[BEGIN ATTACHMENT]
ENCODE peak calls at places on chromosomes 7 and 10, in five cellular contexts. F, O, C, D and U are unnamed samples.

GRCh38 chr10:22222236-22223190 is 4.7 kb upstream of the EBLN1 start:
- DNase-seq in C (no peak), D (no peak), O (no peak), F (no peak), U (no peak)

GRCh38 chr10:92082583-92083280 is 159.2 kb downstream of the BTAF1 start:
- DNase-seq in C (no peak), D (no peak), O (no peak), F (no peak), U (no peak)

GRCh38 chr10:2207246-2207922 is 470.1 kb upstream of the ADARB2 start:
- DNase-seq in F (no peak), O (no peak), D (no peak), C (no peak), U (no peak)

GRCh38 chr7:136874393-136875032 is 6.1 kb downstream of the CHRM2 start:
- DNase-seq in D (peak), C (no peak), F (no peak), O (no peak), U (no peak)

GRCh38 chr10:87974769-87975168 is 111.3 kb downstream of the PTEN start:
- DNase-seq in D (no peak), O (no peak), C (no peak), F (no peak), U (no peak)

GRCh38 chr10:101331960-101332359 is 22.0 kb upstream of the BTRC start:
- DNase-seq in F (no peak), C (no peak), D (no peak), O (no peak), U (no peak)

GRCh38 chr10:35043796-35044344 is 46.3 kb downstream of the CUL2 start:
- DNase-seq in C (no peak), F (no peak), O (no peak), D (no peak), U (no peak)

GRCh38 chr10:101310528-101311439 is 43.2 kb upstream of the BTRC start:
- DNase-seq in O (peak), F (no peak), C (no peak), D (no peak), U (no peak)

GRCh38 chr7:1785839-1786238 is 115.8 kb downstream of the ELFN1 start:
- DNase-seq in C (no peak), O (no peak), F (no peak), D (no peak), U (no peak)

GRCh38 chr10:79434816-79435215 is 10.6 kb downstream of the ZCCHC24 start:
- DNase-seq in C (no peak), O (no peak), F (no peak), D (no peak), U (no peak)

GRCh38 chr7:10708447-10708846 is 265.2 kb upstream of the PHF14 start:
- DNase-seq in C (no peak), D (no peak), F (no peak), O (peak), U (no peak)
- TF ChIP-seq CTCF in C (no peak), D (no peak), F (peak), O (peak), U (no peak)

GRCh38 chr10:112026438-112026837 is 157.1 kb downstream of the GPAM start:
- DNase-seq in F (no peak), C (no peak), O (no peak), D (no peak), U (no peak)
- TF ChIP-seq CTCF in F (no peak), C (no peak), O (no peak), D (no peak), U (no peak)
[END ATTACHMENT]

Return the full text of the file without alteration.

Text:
ENCODE peak calls at places on chromosomes 7 and 10, in five cellular contexts. F, O, C, D and U are unnamed samples.

GRCh38 chr10:22222236-22223190 is 4.7 kb upstream of the EBLN1 start:
- DNase-seq in C (no peak), D (no peak), O (no peak), F (no peak), U (no peak)

GRCh38 chr10:92082583-92083280 is 159.2 kb downstream of the BTAF1 start:
- DNase-seq in C (no peak), D (no peak), O (no peak), F (no peak), U (no peak)

GRCh38 chr10:2207246-2207922 is 470.1 kb upstream of the ADARB2 start:
- DNase-seq in F (no peak), O (no peak), D (no peak), C (no peak), U (no peak)

GRCh38 chr7:136874393-136875032 is 6.1 kb downstream of the CHRM2 start:
- DNase-seq in D (peak), C (no peak), F (no peak), O (no peak), U (no peak)

GRCh38 chr10:87974769-87975168 is 111.3 kb downstream of the PTEN start:
- DNase-seq in D (no peak), O (no peak), C (no peak), F (no peak), U (no peak)

GRCh38 chr10:101331960-101332359 is 22.0 kb upstream of the BTRC start:
- DNase-seq in F (no peak), C (no peak), D (no peak), O (no peak), U (no peak)

GRCh38 chr10:35043796-35044344 is 46.3 kb downstream of the CUL2 start:
- DNase-seq in C (no peak), F (no peak), O (no peak), D (no peak), U (no peak)

GRCh38 chr10:101310528-101311439 is 43.2 kb upstream of the BTRC start:
- DNase-seq in O (peak), F (no peak), C (no peak), D (no peak), U (no peak)

GRCh38 chr7:1785839-1786238 is 115.8 kb downstream of the ELFN1 start:
- DNase-seq in C (no peak), O (no peak), F (no peak), D (no peak), U (no peak)

GRCh38 chr10:79434816-79435215 is 10.6 kb downstream of the ZCCHC24 start:
- DNase-seq in C (no peak), O (no peak), F (no peak), D (no peak), U (no peak)

GRCh38 chr7:10708447-10708846 is 265.2 kb upstream of the PHF14 start:
- DNase-seq in C (no peak), D (no peak), F (no peak), O (peak), U (no peak)
- TF ChIP-seq CTCF in C (no peak), D (no peak), F (peak), O (peak), U (no peak)

GRCh38 chr10:112026438-112026837 is 157.1 kb downstream of the GPAM start:
- DNase-seq in F (no peak), C (no peak), O (no peak), D (no peak), U (no peak)
- TF ChIP-seq CTCF in F (no peak), C (no peak), O (no peak), D (no peak), U (no peak)